System dynamics is an approach to understanding the nonlinear behaviour of complex systems over time using stocks, flows, internal feedback loops, and time delays.
Systems biology is a movement that draws on several trends in bioscience research. Proponents describe systems biology as a biology-based inter-disciplinary study field that focuses on complex interactions in biological systems, claiming that it uses a new perspective (holism instead of reduction). Particularly from the year 2000 onwards, the biosciences use the term widely and in a variety of contexts. An often stated ambition of systems biology is the modelling and discovery of emergent properties which represents properties of a system whose theoretical description requires the only possible useful techniques to fall under the remit of systems biology. It is thought that Ludwig von Bertalanffy may have created the term systems biology in 1928.
Systems chemistry is the science of studying networks of interacting molecules, to create new functions from a set (or library) of molecules with different hierarchical levels and emergent properties. Systems chemistry is also related to the origin of life (abiogenesis).
Systems ecology is an interdisciplinary field of ecology, a subset of Earth system science, that takes a holistic approach to the study of ecological systems, especially ecosystems. Systems ecology can be seen as an application of general systems theory to ecology. Central to the systems ecology approach is the idea that an ecosystem is a complex system exhibiting emergent properties. Systems ecology focuses on interactions and transactions within and between biological and ecological systems, and is especially concerned with the way the functioning of ecosystems can be influenced by human interventions. It uses and extends concepts from thermodynamics and develops other macroscopic descriptions of complex systems.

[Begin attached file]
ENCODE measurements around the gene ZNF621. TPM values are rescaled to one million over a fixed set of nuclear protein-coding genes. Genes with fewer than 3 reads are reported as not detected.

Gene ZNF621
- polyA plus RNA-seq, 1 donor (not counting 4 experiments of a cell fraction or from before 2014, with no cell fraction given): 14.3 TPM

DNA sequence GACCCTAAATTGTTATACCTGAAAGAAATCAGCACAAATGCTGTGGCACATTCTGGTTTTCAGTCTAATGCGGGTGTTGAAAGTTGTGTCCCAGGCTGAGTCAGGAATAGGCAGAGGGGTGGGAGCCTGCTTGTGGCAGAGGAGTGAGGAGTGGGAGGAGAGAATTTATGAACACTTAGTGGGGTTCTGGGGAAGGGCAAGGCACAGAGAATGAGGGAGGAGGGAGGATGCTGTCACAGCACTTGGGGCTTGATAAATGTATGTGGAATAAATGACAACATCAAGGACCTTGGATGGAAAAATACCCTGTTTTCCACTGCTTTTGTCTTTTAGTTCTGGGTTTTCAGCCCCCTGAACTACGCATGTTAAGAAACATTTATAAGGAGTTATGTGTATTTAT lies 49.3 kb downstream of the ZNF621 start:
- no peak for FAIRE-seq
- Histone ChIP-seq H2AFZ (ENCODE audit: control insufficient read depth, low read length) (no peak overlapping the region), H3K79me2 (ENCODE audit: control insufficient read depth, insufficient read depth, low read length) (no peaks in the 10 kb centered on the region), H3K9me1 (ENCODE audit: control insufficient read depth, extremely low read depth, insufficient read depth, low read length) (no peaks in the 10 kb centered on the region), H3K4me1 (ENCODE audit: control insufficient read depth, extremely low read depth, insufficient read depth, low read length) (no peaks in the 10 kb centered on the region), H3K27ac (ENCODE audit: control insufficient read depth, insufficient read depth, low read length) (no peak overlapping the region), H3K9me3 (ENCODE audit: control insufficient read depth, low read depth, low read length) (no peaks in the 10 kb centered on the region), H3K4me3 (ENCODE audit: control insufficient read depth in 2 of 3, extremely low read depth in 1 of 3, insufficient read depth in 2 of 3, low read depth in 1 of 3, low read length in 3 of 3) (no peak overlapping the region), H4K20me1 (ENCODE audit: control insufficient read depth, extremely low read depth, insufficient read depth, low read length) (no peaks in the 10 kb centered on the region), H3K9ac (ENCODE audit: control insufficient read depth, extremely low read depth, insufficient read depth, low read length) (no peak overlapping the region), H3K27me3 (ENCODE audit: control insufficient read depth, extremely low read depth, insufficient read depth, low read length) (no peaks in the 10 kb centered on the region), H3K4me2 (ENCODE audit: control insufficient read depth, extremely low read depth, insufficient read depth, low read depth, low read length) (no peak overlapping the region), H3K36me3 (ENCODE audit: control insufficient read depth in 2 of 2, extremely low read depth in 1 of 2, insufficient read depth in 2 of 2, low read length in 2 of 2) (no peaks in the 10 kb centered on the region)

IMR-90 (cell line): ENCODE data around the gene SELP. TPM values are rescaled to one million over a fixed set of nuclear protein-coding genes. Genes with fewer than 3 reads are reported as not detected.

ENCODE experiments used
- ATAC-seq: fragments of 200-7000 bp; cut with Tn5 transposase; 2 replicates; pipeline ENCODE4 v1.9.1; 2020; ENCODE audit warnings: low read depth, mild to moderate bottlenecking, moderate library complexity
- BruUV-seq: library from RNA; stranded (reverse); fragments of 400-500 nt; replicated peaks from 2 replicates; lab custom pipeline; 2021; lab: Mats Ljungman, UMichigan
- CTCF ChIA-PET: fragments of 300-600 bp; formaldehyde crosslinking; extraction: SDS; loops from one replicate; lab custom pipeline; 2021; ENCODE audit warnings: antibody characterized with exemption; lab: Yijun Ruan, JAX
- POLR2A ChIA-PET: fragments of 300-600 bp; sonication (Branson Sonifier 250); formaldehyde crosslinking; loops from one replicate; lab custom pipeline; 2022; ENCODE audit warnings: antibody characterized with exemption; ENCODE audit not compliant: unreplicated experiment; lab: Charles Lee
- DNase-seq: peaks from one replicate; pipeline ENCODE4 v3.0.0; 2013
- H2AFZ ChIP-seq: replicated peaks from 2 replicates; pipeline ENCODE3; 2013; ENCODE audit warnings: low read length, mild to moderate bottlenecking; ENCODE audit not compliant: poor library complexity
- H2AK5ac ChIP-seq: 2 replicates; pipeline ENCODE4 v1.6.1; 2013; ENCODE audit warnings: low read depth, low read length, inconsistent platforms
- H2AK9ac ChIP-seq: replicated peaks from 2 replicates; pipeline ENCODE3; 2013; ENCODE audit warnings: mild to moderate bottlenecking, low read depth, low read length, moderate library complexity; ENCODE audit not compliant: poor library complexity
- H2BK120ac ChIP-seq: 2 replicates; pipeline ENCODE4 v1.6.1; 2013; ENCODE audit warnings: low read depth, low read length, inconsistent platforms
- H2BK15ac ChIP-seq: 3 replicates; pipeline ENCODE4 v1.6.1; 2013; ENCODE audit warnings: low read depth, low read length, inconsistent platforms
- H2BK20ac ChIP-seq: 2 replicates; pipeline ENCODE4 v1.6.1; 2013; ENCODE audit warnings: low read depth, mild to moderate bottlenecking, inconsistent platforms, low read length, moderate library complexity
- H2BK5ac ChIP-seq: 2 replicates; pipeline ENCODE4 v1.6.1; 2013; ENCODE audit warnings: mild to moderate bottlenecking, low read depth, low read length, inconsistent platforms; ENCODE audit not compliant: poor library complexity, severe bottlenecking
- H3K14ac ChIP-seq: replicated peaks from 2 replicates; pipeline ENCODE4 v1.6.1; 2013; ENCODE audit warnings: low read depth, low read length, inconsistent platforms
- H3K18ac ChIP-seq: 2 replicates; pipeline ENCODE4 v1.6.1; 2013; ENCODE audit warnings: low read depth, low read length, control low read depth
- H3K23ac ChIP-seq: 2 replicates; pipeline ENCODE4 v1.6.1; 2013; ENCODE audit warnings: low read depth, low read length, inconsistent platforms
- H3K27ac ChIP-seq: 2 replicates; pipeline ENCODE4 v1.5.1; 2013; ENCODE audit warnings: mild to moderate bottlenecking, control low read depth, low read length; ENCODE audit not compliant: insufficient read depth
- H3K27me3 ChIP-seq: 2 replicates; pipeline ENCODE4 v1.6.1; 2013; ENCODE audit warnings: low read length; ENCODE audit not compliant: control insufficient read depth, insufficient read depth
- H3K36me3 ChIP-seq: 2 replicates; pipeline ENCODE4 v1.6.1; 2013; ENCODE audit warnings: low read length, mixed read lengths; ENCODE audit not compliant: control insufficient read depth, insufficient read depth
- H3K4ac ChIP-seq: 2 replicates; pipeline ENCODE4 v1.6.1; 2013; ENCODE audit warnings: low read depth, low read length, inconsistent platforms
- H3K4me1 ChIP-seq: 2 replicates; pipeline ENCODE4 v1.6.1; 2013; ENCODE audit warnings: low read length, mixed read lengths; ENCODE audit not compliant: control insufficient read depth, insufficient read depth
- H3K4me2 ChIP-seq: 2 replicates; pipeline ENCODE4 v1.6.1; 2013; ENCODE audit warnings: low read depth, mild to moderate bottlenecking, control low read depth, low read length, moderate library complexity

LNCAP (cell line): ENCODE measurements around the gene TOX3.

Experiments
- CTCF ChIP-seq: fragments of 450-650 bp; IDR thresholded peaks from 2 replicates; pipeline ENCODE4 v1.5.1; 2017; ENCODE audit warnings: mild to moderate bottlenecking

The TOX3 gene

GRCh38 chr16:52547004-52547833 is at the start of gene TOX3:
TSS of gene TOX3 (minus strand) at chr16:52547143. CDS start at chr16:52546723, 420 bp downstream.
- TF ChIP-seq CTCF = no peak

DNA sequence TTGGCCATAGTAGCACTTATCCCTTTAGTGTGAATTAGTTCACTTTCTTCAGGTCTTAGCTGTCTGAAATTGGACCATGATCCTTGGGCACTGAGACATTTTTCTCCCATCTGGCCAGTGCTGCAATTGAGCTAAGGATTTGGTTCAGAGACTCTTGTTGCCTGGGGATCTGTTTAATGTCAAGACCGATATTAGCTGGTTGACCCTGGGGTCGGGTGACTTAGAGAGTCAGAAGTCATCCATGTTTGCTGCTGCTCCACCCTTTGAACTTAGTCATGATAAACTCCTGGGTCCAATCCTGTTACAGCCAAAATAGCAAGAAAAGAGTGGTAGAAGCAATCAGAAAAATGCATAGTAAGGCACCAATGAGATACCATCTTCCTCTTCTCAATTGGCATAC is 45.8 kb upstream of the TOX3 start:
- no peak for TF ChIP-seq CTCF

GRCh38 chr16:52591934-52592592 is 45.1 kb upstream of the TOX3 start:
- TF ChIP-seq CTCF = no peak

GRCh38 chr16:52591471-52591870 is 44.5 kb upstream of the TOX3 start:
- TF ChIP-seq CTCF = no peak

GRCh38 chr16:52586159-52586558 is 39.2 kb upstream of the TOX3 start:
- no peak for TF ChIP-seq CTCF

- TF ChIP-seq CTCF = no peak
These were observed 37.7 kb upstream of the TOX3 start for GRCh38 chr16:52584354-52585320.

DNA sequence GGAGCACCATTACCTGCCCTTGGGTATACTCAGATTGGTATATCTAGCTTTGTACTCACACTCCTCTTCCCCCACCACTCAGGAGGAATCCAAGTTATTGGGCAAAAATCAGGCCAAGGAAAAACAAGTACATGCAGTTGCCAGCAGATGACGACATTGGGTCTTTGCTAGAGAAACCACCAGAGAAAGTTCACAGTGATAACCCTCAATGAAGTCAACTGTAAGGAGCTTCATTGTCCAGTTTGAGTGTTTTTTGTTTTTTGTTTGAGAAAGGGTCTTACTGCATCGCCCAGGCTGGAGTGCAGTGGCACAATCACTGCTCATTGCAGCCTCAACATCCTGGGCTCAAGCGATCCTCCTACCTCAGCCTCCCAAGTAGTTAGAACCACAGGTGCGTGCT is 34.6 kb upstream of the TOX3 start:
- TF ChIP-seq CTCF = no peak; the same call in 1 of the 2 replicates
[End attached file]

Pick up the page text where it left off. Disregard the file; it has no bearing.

Systems engineering is an interdisciplinary approach and means for enabling the realisation and deployment of successful systems. It can be viewed as the application of engineering techniques to the engineering of systems, as well as the application of a systems approach to engineering efforts. Systems engineering integrates other disciplines and specialty groups into a team effort, forming a structured development process that proceeds from concept to production to operation and disposal. Systems engineering considers both the business and the technical needs of all customers, with the goal of providing a quality product that meets the user’s needs.
Systems psychology is a branch of psychology that studies human behaviour and experience in complex systems. It received inspiration from systems theory and systems thinking, as well as the basics of theoretical work from Roger Barker, Gregory Bateson, Humberto Maturana and others. It makes an approach in psychology in which groups and individuals receive consideration as systems in homeostasis. Systems psychology “includes the domain of engineering psychology, but in addition seems more concerned with societal systems and with the study of motivational, affective, cognitive and group behavior that holds the name engineering psychology.” In systems psychology, “characteristics of organizational behaviour, for example individual needs, rewards, expectations, and attributes of the people interacting with the systems, considers this process in order to create an effective system”.